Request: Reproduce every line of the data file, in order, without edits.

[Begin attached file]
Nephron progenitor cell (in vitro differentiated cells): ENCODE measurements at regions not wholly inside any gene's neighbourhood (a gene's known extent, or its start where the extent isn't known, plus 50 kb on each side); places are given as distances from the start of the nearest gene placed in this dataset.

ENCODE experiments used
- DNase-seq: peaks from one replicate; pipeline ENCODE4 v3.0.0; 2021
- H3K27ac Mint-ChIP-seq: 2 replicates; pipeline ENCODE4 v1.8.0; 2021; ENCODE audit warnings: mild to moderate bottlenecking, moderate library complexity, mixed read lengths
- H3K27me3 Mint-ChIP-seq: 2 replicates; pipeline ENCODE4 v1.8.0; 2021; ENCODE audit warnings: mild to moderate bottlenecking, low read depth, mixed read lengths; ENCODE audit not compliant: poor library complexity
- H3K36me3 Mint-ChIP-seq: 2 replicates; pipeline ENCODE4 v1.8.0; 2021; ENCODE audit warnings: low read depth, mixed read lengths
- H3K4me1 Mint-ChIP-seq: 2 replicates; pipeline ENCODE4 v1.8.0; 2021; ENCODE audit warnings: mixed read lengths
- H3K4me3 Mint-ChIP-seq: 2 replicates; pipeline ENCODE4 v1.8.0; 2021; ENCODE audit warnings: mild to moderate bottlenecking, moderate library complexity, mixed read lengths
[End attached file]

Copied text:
Nephron progenitor cell (in vitro differentiated cells): ENCODE measurements at regions not wholly inside any gene's neighbourhood (a gene's known extent, or its start where the extent isn't known, plus 50 kb on each side); places are given as distances from the start of the nearest gene placed in this dataset.

ENCODE experiments used
- DNase-seq: peaks from one replicate; pipeline ENCODE4 v3.0.0; 2021
- H3K27ac Mint-ChIP-seq: 2 replicates; pipeline ENCODE4 v1.8.0; 2021; ENCODE audit warnings: mild to moderate bottlenecking, moderate library complexity, mixed read lengths
- H3K27me3 Mint-ChIP-seq: 2 replicates; pipeline ENCODE4 v1.8.0; 2021; ENCODE audit warnings: mild to moderate bottlenecking, low read depth, mixed read lengths; ENCODE audit not compliant: poor library complexity
- H3K36me3 Mint-ChIP-seq: 2 replicates; pipeline ENCODE4 v1.8.0; 2021; ENCODE audit warnings: low read depth, mixed read lengths
- H3K4me1 Mint-ChIP-seq: 2 replicates; pipeline ENCODE4 v1.8.0; 2021; ENCODE audit warnings: mixed read lengths
- H3K4me3 Mint-ChIP-seq: 2 replicates; pipeline ENCODE4 v1.8.0; 2021; ENCODE audit warnings: mild to moderate bottlenecking, moderate library complexity, mixed read lengths